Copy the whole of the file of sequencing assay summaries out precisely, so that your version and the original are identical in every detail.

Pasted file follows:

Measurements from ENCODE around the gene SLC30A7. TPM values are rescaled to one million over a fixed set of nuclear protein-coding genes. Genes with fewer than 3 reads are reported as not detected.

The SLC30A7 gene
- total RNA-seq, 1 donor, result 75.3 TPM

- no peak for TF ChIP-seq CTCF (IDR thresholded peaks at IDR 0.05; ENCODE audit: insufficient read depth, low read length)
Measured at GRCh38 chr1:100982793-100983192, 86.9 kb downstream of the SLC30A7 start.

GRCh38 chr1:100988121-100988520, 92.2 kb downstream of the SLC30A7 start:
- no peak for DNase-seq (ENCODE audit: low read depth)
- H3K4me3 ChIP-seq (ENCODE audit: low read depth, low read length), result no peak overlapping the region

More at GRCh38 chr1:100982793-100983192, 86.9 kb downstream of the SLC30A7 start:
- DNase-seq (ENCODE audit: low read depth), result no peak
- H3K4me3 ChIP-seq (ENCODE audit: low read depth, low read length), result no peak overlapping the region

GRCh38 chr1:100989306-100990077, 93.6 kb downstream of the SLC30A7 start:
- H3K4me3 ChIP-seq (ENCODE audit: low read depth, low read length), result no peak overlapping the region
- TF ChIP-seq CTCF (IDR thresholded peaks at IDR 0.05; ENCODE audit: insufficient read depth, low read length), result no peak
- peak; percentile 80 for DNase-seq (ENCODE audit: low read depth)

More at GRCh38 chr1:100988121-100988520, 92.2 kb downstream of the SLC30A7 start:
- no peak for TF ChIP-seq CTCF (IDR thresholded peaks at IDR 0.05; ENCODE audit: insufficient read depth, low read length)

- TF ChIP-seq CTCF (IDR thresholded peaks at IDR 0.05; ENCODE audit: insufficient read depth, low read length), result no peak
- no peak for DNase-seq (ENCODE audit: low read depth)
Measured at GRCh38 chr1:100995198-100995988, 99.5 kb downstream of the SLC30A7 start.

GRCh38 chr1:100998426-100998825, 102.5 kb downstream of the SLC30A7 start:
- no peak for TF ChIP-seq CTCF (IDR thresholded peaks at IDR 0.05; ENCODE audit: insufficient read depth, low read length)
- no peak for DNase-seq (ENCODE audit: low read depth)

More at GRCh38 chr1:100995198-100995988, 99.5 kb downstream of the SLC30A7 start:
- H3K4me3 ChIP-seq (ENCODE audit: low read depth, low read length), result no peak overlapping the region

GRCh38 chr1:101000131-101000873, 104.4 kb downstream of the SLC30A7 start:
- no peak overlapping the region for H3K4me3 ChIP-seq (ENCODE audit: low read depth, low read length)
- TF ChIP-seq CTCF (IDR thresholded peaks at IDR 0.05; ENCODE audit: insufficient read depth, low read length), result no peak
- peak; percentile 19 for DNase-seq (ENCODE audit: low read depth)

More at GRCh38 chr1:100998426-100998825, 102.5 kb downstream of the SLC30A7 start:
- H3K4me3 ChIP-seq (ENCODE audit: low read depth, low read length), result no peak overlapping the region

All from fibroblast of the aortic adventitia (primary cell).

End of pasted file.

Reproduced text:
Measurements from ENCODE around the gene SLC30A7. TPM values are rescaled to one million over a fixed set of nuclear protein-coding genes. Genes with fewer than 3 reads are reported as not detected.

The SLC30A7 gene
- total RNA-seq, 1 donor, result 75.3 TPM

- no peak for TF ChIP-seq CTCF (IDR thresholded peaks at IDR 0.05; ENCODE audit: insufficient read depth, low read length)
Measured at GRCh38 chr1:100982793-100983192, 86.9 kb downstream of the SLC30A7 start.

GRCh38 chr1:100988121-100988520, 92.2 kb downstream of the SLC30A7 start:
- no peak for DNase-seq (ENCODE audit: low read depth)
- H3K4me3 ChIP-seq (ENCODE audit: low read depth, low read length), result no peak overlapping the region

More at GRCh38 chr1:100982793-100983192, 86.9 kb downstream of the SLC30A7 start:
- DNase-seq (ENCODE audit: low read depth), result no peak
- H3K4me3 ChIP-seq (ENCODE audit: low read depth, low read length), result no peak overlapping the region

GRCh38 chr1:100989306-100990077, 93.6 kb downstream of the SLC30A7 start:
- H3K4me3 ChIP-seq (ENCODE audit: low read depth, low read length), result no peak overlapping the region
- TF ChIP-seq CTCF (IDR thresholded peaks at IDR 0.05; ENCODE audit: insufficient read depth, low read length), result no peak
- peak; percentile 80 for DNase-seq (ENCODE audit: low read depth)

More at GRCh38 chr1:100988121-100988520, 92.2 kb downstream of the SLC30A7 start:
- no peak for TF ChIP-seq CTCF (IDR thresholded peaks at IDR 0.05; ENCODE audit: insufficient read depth, low read length)

- TF ChIP-seq CTCF (IDR thresholded peaks at IDR 0.05; ENCODE audit: insufficient read depth, low read length), result no peak
- no peak for DNase-seq (ENCODE audit: low read depth)
Measured at GRCh38 chr1:100995198-100995988, 99.5 kb downstream of the SLC30A7 start.

GRCh38 chr1:100998426-100998825, 102.5 kb downstream of the SLC30A7 start:
- no peak for TF ChIP-seq CTCF (IDR thresholded peaks at IDR 0.05; ENCODE audit: insufficient read depth, low read length)
- no peak for DNase-seq (ENCODE audit: low read depth)

More at GRCh38 chr1:100995198-100995988, 99.5 kb downstream of the SLC30A7 start:
- H3K4me3 ChIP-seq (ENCODE audit: low read depth, low read length), result no peak overlapping the region

GRCh38 chr1:101000131-101000873, 104.4 kb downstream of the SLC30A7 start:
- no peak overlapping the region for H3K4me3 ChIP-seq (ENCODE audit: low read depth, low read length)
- TF ChIP-seq CTCF (IDR thresholded peaks at IDR 0.05; ENCODE audit: insufficient read depth, low read length), result no peak
- peak; percentile 19 for DNase-seq (ENCODE audit: low read depth)

More at GRCh38 chr1:100998426-100998825, 102.5 kb downstream of the SLC30A7 start:
- H3K4me3 ChIP-seq (ENCODE audit: low read depth, low read length), result no peak overlapping the region

All from fibroblast of the aortic adventitia (primary cell).